The Raptor Education Foundation (REF) in Brighton, Colorado has been “promoting environmental literacy since 1980.” David P Goode Architecture has been honored to work with the REF as they begin to realize the dream of “Eagle World”, an education, observation, and visitor facility on 10-acres in Brighton. Our relationship began in 2008 when the REF came to Prairie Center, and we were thrilled when asked in 2016 to prepare a conceptual design to further define Eagle World.
In 2015, the Brighton Lodging Tax Advisory Committee awarded the REF a grant to initiate a feasibilty study for the 10-acre parcel in what is now referred to as the Prairie Center Wildlife Sanctuary. In order to gain a more complete picture of the financial commitment required for the facility, DPGA prepared a program, conceptual design, and preliminary construction budgets.
This process took several months to complete as we analyzed each part of the facility: what do the birds need and how they can thrive, how can we present the birds for the public to see, promote education, what about rehabilitation, day to day operations, etc., what might we or the raptors need in the future, how can we build this in phases? We went so far as to determine what it would take to provide new water (which needs redundancy) and sewer service to the property from nearly 1/2-mile away. The details of the enclosures, called a mews, were designed using the nearly 40-years experience of the REF staff.
Ultimately, the entire 10-acre project was priced conceptually by a contractor in order to generate some fundraising goals based on reality. To aide in that fundraising and to generate more excitement to REF members, DPGA generated several renderings…
At the entry to Eagle World, visitors will pass through the Administration building with its winged roof form. The structure will house not only the administrative offices, but also a clinic/hospital, gift shop, reception area, and multi-purpose rooms.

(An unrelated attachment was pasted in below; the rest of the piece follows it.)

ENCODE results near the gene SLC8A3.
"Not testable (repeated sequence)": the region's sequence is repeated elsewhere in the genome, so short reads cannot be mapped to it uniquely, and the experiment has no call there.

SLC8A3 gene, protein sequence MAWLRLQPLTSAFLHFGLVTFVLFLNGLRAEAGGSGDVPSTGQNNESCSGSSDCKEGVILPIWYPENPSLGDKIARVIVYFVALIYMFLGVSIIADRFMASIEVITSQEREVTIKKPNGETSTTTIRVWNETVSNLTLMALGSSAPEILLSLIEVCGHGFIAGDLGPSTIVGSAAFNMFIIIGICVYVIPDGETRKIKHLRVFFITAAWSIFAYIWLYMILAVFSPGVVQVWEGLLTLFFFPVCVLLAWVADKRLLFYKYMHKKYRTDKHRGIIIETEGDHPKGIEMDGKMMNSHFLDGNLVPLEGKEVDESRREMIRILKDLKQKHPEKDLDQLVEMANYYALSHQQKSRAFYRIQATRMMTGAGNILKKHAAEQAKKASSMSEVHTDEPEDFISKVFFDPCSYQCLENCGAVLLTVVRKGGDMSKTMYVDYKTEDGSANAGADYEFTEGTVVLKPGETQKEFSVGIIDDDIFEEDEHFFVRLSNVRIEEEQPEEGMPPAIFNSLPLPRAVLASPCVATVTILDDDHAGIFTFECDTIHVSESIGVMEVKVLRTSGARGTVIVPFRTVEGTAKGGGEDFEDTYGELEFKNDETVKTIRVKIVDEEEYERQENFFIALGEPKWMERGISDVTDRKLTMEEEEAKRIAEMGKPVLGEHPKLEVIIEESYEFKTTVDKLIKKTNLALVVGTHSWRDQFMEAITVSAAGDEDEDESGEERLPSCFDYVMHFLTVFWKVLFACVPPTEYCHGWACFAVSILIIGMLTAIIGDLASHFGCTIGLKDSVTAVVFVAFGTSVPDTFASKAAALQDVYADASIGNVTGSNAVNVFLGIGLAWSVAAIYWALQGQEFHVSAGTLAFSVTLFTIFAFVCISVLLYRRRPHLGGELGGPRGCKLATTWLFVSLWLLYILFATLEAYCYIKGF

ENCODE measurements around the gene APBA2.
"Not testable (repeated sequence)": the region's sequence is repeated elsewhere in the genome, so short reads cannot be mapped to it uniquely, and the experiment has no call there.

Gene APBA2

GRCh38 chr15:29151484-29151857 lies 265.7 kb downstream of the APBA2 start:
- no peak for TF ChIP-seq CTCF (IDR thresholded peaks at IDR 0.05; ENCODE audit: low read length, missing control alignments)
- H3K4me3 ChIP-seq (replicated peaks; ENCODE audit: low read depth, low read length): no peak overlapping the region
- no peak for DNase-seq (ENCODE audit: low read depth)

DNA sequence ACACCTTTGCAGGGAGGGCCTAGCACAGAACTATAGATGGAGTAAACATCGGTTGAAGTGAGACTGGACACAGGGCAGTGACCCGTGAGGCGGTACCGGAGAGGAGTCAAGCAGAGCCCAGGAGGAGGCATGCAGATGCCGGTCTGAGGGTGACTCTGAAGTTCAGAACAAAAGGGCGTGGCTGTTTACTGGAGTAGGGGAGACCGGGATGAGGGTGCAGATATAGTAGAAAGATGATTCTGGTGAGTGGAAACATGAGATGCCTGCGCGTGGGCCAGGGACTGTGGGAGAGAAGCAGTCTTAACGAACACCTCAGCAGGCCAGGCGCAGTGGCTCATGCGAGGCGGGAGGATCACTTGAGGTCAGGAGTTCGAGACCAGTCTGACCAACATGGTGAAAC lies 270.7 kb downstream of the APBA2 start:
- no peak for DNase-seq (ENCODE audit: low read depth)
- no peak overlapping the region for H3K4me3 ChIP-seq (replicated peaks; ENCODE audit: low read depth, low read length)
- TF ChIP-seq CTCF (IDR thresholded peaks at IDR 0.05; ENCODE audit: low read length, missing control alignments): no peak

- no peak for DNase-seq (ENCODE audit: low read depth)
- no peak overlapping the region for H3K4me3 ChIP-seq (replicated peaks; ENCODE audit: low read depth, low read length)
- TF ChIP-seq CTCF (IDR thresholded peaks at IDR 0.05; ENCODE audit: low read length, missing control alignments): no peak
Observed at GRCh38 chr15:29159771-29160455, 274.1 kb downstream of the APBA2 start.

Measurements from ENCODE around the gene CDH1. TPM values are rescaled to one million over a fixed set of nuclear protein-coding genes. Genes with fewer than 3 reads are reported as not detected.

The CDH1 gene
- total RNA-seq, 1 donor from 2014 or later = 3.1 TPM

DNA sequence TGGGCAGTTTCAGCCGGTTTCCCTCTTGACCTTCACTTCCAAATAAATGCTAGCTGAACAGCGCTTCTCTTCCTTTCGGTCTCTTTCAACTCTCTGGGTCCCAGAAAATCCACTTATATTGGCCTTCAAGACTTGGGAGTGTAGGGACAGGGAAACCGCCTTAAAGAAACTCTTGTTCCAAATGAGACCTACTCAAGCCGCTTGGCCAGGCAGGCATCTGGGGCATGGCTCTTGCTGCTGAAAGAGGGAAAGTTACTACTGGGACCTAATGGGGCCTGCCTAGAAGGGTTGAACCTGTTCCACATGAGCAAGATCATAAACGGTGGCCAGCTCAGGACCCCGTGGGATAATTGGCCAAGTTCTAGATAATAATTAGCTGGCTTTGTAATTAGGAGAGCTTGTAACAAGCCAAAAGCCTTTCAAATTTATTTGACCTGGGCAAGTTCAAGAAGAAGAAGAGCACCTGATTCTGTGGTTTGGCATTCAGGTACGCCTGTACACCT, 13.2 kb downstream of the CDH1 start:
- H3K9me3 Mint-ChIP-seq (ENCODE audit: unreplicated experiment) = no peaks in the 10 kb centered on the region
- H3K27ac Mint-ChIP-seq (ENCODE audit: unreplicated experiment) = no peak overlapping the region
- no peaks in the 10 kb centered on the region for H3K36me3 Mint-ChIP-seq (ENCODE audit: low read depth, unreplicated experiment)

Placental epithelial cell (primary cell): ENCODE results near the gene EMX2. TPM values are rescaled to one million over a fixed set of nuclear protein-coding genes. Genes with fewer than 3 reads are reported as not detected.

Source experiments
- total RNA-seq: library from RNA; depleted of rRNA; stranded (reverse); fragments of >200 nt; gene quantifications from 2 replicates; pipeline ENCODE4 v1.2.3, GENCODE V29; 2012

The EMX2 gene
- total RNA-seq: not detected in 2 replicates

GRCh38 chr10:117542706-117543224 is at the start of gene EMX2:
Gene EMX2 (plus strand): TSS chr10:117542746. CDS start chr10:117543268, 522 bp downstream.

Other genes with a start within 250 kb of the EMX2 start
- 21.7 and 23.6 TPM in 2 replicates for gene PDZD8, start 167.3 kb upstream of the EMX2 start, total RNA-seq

Inside the facility, the mews will be arranged around the site so visitors can wander to each enclosure much like a zoo. There will be rest areas as well as educational displays so visitors can learn how the raptors are impacted by the environment.
An amphitheater is also proposed, which will provide flight presentations and educations to visitors. This structure is located on the site to also be available to the general public (for rent) for other events. The tent shade element reflects the forms of nearby Denver International Airport and is reminiscent of swooping curves of birds in flight.
The result of the design, studies, and budgeting is a 45-page report to be included with a marketing and financial analysis and presented back to the Lodging Tax Committee. It is hoped that additional grant money will be awarded to help accelerate the project towards reality.
The REF does amazing work with these majestic animals. This project, even in its infancy, has been very exciting. While DPGA specializes in retail and restaurant work, the REF study project reminds us that we can expand beyond our specialty and excel in the work we do.
We can hardly wait for the next phases of design for Eagle World.